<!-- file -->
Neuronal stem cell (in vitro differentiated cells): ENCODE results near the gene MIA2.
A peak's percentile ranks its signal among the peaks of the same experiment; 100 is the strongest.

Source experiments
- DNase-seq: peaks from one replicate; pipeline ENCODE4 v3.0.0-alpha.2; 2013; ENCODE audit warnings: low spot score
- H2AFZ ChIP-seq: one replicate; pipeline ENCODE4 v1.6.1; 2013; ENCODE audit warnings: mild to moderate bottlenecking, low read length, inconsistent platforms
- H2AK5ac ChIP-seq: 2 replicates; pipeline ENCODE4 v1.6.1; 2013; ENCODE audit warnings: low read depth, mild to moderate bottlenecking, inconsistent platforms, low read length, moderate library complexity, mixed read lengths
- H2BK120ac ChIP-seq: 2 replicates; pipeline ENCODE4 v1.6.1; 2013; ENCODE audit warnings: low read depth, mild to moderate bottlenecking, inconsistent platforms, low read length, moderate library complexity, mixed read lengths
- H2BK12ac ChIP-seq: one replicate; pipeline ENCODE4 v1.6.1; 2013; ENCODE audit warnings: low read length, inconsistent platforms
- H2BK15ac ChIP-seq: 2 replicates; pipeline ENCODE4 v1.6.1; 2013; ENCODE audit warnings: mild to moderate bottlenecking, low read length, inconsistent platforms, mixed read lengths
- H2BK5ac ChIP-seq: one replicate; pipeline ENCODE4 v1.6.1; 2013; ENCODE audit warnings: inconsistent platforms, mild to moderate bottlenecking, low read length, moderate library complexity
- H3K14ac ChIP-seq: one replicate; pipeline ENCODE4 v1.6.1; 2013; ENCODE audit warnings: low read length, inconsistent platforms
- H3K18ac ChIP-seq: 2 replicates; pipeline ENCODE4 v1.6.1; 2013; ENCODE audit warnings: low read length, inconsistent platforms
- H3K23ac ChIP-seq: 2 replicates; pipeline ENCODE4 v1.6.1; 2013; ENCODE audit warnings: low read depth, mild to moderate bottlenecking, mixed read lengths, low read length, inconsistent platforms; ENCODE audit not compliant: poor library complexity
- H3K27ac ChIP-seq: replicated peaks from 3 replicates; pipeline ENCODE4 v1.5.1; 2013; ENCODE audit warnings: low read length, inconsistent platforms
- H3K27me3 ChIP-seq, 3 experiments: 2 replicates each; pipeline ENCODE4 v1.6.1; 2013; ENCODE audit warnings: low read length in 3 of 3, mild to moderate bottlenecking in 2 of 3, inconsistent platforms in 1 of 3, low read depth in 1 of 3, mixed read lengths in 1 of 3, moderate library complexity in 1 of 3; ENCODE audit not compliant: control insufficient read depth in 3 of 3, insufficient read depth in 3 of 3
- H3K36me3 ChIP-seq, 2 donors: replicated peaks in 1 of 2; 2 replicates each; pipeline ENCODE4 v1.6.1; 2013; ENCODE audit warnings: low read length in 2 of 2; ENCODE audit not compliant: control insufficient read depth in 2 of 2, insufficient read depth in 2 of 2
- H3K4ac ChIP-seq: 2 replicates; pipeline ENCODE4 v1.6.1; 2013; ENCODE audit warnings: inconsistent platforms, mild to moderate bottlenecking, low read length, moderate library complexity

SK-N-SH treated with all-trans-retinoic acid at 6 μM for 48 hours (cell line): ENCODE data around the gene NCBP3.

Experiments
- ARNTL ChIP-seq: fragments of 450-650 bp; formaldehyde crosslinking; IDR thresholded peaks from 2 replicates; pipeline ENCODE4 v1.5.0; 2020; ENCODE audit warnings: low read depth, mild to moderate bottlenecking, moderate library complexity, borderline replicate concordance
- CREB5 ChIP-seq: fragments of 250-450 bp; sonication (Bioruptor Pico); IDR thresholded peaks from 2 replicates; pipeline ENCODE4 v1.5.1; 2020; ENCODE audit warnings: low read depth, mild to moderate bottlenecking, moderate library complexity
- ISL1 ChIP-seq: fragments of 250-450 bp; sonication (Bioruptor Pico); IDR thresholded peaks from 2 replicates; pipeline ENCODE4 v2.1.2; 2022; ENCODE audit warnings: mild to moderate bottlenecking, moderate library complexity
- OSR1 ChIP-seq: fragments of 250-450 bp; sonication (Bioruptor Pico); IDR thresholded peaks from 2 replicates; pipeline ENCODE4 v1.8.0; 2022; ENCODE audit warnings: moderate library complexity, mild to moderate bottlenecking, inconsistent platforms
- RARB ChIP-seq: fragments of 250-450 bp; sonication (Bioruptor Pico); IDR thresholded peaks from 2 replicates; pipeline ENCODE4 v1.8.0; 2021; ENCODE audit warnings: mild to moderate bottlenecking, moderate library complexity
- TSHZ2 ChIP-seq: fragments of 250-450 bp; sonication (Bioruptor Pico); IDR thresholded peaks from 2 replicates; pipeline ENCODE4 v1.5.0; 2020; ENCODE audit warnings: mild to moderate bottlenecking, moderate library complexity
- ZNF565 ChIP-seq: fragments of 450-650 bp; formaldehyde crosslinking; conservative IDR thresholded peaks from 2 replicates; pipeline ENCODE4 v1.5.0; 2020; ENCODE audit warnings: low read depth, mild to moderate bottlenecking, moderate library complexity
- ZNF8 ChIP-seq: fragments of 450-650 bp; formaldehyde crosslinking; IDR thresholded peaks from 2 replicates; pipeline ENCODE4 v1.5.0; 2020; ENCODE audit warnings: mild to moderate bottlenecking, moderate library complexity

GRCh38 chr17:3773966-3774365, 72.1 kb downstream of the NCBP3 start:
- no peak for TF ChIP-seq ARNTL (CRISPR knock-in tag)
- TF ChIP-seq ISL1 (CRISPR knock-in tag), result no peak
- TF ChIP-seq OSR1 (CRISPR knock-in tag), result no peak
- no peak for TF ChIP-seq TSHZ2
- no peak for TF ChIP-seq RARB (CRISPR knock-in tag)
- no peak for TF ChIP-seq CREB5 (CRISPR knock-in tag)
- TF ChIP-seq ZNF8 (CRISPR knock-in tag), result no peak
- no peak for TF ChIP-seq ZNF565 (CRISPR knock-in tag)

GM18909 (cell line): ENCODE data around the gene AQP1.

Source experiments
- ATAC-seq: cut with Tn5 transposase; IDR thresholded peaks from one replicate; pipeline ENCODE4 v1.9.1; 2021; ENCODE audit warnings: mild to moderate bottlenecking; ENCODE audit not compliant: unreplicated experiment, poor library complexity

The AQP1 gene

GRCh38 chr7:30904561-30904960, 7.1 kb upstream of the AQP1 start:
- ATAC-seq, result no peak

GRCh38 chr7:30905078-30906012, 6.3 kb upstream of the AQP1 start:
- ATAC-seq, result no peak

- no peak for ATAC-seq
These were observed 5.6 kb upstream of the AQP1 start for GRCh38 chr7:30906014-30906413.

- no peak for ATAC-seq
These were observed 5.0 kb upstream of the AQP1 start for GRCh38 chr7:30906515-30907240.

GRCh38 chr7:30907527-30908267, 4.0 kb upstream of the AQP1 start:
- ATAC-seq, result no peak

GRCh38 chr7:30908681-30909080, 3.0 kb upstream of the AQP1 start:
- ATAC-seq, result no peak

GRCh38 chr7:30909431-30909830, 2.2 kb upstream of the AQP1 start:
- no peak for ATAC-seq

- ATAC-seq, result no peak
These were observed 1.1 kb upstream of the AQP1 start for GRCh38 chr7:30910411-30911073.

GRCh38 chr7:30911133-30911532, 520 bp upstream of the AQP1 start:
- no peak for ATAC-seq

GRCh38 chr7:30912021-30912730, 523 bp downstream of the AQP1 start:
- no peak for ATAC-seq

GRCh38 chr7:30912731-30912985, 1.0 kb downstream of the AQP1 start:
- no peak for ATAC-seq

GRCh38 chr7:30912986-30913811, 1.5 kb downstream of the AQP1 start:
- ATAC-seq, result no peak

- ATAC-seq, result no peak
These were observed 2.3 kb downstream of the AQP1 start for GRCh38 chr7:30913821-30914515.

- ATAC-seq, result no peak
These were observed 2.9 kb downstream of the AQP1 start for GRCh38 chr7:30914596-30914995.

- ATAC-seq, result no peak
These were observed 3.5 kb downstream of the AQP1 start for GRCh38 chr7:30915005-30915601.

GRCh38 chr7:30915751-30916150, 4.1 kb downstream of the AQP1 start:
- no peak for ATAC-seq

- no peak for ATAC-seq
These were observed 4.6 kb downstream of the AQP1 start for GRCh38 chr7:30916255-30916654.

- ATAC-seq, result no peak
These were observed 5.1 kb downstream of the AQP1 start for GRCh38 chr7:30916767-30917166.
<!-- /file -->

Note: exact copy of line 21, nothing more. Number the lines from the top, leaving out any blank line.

- CREB5 ChIP-seq: fragments of 250-450 bp; sonication (Bioruptor Pico); IDR thresholded peaks from 2 replicates; pipeline ENCODE4 v1.5.1; 2020; ENCODE audit warnings: low read depth, mild to moderate bottlenecking, moderate library complexity